Lisbon, Portugal

Our first of twenty European cities this summer was Lisbon. I bought the flights for Paul as part of his birthday present, and soon enough our ‘little’ European trip grew arms and legs (we’re away for nine weeks again this year – the first five of those will be spent across various European countries and the last four in Indonesia).

Back to Lisbon. Our entire day yesterday was lost to travelling and we didn’t arrive at our hotel – Residencial Mar dos Acores – until two o’clock this morning. The metro link is available from the airport and an unlimited 24 hour card costs only €6 each. We alighted the last train around 1.15am and it took us an absurd amount of time to find the hotel due to the lack of public wifi, thankfully when we did arrive our room was still waiting for us. With a 7.3 rating on and one bathroom per floor which is shared between eight rooms, the €25 per night fee for us both seemed fair. It’s located a steep five minute walk from the Anjosnmetro station and is surrounded by shops, bars and restaurants. When we got here, the amenitiess are beyond what we had expected; immaculate kitchen stocked with beers and drinks for a fee, stunning mosaic interiors and a lift. The room itself, albeit compact, was spotless and included a sink, TV, air conditioning unit and a fan – both of which are necessary even at night. The bathrooms pleasantly surprised me, again immaculate and cleaned several times a day. After one night past, €25 seems like a steal.

From what I had read online, on WordPress as well as the Visit Lisbon website, I would be lying if I  told you I expected much from the Portuguese capital. Combined with the heat, how tired we were and the pending game against Poland this evening, I really thought today would have been lost to relaxing and watching football. Thankfully, for me at least, that was so far from the way the day unfolded, and I’m really glad our curiosity pushed us towards spending time in a lesser raved about location, because after only a few hours out in the beating sun we have both fallen for this beautiful city.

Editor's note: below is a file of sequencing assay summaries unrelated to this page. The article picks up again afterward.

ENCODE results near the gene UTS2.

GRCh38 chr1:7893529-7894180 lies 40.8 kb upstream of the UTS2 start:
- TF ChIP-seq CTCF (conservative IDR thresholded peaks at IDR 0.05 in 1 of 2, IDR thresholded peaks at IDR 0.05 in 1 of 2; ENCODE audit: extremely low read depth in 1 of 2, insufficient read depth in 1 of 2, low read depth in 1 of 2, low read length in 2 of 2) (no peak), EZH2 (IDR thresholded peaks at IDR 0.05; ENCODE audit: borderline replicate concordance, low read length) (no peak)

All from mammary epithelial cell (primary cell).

We took the metro from Anjos to Rossio, the city’s main plaza in the Baica district. From there, we headed uphill through the narrow, pastel coloured streets. We had no plan, but our route allowed us to see so many glorious buildings. We followed the steep steps upwards to a higher plaza, from which we could see the city’s port. After deciding to head towards the water, distraction a after distraction pulled us in all directions. Every street wee passed  one of us found something intriguing; from intricately mosaic walls to hidden churches, the rich pastel colours of the city are so attractive we couldn’t help but walk around with our necks craned, while I photographed everything my eyes met. Eventually, when we reached the water we sat at a waterfront restaurant and watched the world go by with a cold beer in our hands. Across the water, sailboats and cruise liners sales past and the vast red suspension bridge leading across to the historic Almada district stood stark against the bright blue sky and water. Behind it, a Christ the King statue stands tall, towering over the district and overlooking the rest of the city from across the water.

From the harbour, we walked along the waterfront, through the Praça do Comércio and underneath the Rua Augusta Arch; the city’s trump gal arch, a vast Neoclassical monument flanked by Baroque buildings (which are very reminiscent of Schonbrunn Palace in Vienna). Through the arch and much to my delight there was a wine festival taking place before the shopping district began. I tried local whites while Paul done some shopping before heading to the Elevador de Santa Justa, a tower with panoramic views of the coty, but also with an extensive queue and so we decided to head further uphill to have an undisturbed and unrestricted view for ourselves.